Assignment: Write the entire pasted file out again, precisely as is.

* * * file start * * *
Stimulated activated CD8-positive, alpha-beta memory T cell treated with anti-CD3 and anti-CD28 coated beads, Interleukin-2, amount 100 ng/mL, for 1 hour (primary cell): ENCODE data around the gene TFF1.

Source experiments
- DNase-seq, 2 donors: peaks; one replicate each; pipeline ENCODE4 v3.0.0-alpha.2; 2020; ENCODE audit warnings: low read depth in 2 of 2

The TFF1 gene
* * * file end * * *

Stimulated activated CD8-positive, alpha-beta memory T cell treated with anti-CD3 and anti-CD28 coated beads, Interleukin-2, amount 100 ng/mL, for 1 hour (primary cell): ENCODE data around the gene TFF1.

Source experiments
- DNase-seq, 2 donors: peaks; one replicate each; pipeline ENCODE4 v3.0.0-alpha.2; 2020; ENCODE audit warnings: low read depth in 2 of 2

The TFF1 gene